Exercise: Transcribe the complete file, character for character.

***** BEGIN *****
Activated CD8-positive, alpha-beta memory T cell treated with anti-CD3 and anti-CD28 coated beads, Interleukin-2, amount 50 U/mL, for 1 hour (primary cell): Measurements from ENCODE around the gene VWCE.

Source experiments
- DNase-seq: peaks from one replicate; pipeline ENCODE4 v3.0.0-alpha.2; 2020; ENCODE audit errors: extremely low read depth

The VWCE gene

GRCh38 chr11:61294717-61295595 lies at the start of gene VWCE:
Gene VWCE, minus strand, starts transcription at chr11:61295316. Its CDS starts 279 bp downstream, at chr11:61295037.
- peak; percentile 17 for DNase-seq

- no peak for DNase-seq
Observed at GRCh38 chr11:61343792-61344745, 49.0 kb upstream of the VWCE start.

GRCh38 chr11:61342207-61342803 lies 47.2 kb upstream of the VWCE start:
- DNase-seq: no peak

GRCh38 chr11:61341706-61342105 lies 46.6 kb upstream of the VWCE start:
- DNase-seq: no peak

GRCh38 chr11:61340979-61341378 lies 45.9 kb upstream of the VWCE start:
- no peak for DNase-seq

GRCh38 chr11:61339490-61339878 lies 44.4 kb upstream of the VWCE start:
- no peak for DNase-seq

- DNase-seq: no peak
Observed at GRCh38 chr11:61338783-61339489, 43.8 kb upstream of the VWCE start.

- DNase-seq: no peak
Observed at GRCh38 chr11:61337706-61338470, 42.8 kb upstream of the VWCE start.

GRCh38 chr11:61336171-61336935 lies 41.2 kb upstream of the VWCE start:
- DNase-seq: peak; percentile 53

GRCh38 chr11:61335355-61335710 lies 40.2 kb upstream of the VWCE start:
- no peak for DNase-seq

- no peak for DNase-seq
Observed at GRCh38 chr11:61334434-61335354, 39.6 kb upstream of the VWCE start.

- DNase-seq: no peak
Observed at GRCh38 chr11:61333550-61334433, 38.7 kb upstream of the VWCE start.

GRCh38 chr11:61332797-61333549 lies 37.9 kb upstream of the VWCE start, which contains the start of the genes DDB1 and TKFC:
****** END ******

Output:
Activated CD8-positive, alpha-beta memory T cell treated with anti-CD3 and anti-CD28 coated beads, Interleukin-2, amount 50 U/mL, for 1 hour (primary cell): Measurements from ENCODE around the gene VWCE.

Source experiments
- DNase-seq: peaks from one replicate; pipeline ENCODE4 v3.0.0-alpha.2; 2020; ENCODE audit errors: extremely low read depth

The VWCE gene

GRCh38 chr11:61294717-61295595 lies at the start of gene VWCE:
Gene VWCE, minus strand, starts transcription at chr11:61295316. Its CDS starts 279 bp downstream, at chr11:61295037.
- peak; percentile 17 for DNase-seq

- no peak for DNase-seq
Observed at GRCh38 chr11:61343792-61344745, 49.0 kb upstream of the VWCE start.

GRCh38 chr11:61342207-61342803 lies 47.2 kb upstream of the VWCE start:
- DNase-seq: no peak

GRCh38 chr11:61341706-61342105 lies 46.6 kb upstream of the VWCE start:
- DNase-seq: no peak

GRCh38 chr11:61340979-61341378 lies 45.9 kb upstream of the VWCE start:
- no peak for DNase-seq

GRCh38 chr11:61339490-61339878 lies 44.4 kb upstream of the VWCE start:
- no peak for DNase-seq

- DNase-seq: no peak
Observed at GRCh38 chr11:61338783-61339489, 43.8 kb upstream of the VWCE start.

- DNase-seq: no peak
Observed at GRCh38 chr11:61337706-61338470, 42.8 kb upstream of the VWCE start.

GRCh38 chr11:61336171-61336935 lies 41.2 kb upstream of the VWCE start:
- DNase-seq: peak; percentile 53

GRCh38 chr11:61335355-61335710 lies 40.2 kb upstream of the VWCE start:
- no peak for DNase-seq

- no peak for DNase-seq
Observed at GRCh38 chr11:61334434-61335354, 39.6 kb upstream of the VWCE start.

- DNase-seq: no peak
Observed at GRCh38 chr11:61333550-61334433, 38.7 kb upstream of the VWCE start.

GRCh38 chr11:61332797-61333549 lies 37.9 kb upstream of the VWCE start, which contains the start of the genes DDB1 and TKFC: